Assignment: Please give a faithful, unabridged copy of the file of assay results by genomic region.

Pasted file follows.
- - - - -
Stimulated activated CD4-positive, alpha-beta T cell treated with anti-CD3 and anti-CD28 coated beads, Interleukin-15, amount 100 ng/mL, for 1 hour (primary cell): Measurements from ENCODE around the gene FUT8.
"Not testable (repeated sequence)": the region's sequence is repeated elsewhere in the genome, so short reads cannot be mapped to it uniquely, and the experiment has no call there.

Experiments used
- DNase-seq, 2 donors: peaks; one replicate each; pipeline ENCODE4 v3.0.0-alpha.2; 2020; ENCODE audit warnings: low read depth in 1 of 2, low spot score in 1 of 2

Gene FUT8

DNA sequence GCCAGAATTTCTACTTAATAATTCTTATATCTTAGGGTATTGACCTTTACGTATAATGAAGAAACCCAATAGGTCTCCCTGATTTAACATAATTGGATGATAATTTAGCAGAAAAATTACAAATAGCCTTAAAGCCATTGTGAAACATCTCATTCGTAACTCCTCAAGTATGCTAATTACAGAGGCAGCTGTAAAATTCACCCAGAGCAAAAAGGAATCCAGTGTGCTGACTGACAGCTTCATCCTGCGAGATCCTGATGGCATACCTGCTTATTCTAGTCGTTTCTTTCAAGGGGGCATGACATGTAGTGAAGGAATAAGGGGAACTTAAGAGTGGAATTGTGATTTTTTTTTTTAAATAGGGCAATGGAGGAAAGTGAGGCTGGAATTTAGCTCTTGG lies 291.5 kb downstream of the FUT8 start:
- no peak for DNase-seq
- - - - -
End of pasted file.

Stimulated activated CD4-positive, alpha-beta T cell treated with anti-CD3 and anti-CD28 coated beads, Interleukin-15, amount 100 ng/mL, for 1 hour (primary cell): Measurements from ENCODE around the gene FUT8.
"Not testable (repeated sequence)": the region's sequence is repeated elsewhere in the genome, so short reads cannot be mapped to it uniquely, and the experiment has no call there.

Experiments used
- DNase-seq, 2 donors: peaks; one replicate each; pipeline ENCODE4 v3.0.0-alpha.2; 2020; ENCODE audit warnings: low read depth in 1 of 2, low spot score in 1 of 2

Gene FUT8

DNA sequence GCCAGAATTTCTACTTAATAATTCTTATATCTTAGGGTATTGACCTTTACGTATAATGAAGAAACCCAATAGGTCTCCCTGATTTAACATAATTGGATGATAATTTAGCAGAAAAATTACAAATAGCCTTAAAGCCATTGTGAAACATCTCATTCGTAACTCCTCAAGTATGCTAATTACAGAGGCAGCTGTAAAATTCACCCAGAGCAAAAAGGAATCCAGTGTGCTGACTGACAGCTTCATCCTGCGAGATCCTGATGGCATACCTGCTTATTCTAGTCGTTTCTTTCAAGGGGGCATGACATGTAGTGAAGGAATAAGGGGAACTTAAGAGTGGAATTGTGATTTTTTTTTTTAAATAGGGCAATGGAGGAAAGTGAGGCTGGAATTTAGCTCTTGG lies 291.5 kb downstream of the FUT8 start:
- no peak for DNase-seq